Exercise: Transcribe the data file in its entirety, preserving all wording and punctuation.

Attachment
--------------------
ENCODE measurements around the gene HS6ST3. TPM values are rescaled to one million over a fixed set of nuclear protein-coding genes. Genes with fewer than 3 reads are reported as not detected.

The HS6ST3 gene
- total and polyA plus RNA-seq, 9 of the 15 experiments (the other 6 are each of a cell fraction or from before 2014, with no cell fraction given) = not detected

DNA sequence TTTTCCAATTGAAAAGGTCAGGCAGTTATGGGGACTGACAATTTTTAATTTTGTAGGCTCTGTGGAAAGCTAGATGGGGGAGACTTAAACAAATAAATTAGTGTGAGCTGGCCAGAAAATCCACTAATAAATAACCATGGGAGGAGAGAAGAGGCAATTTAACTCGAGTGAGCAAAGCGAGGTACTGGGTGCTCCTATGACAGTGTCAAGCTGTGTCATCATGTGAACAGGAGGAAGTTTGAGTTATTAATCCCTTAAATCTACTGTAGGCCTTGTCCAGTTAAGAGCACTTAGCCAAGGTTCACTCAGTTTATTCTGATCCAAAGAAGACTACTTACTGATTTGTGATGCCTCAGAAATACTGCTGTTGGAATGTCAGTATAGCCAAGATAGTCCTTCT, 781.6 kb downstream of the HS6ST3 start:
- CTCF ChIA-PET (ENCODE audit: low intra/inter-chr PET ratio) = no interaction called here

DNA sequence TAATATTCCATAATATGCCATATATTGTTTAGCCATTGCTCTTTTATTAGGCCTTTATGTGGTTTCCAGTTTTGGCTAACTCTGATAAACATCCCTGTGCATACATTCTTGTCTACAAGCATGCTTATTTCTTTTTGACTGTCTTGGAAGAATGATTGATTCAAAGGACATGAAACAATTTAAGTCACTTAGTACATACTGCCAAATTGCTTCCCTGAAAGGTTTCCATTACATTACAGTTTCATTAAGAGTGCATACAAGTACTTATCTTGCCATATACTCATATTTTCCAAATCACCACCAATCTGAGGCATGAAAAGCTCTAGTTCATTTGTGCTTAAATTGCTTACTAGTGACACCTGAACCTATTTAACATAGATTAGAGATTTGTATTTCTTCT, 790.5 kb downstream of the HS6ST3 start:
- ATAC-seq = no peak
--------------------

ENCODE measurements around the gene HS6ST3. TPM values are rescaled to one million over a fixed set of nuclear protein-coding genes. Genes with fewer than 3 reads are reported as not detected.

The HS6ST3 gene
- total and polyA plus RNA-seq, 9 of the 15 experiments (the other 6 are each of a cell fraction or from before 2014, with no cell fraction given) = not detected

DNA sequence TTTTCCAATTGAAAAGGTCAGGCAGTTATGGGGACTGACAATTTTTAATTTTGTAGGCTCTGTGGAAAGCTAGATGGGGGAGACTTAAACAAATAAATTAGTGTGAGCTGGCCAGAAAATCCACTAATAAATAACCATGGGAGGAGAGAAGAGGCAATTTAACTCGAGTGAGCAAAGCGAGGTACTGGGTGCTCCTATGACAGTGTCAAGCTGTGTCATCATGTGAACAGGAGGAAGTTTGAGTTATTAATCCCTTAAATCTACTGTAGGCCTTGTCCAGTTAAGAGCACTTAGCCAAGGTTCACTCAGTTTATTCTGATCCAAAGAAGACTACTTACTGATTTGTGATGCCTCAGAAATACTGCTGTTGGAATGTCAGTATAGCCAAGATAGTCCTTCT, 781.6 kb downstream of the HS6ST3 start:
- CTCF ChIA-PET (ENCODE audit: low intra/inter-chr PET ratio) = no interaction called here

DNA sequence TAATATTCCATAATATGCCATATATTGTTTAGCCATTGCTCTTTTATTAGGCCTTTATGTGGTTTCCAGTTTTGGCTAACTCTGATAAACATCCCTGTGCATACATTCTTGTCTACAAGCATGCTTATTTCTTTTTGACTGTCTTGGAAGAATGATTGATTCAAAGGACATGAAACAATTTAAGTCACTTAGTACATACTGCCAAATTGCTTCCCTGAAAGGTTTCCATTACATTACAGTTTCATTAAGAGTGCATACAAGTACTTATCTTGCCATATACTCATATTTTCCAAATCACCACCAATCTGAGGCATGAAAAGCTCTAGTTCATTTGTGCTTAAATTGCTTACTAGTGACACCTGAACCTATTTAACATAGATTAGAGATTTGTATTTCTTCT, 790.5 kb downstream of the HS6ST3 start:
- ATAC-seq = no peak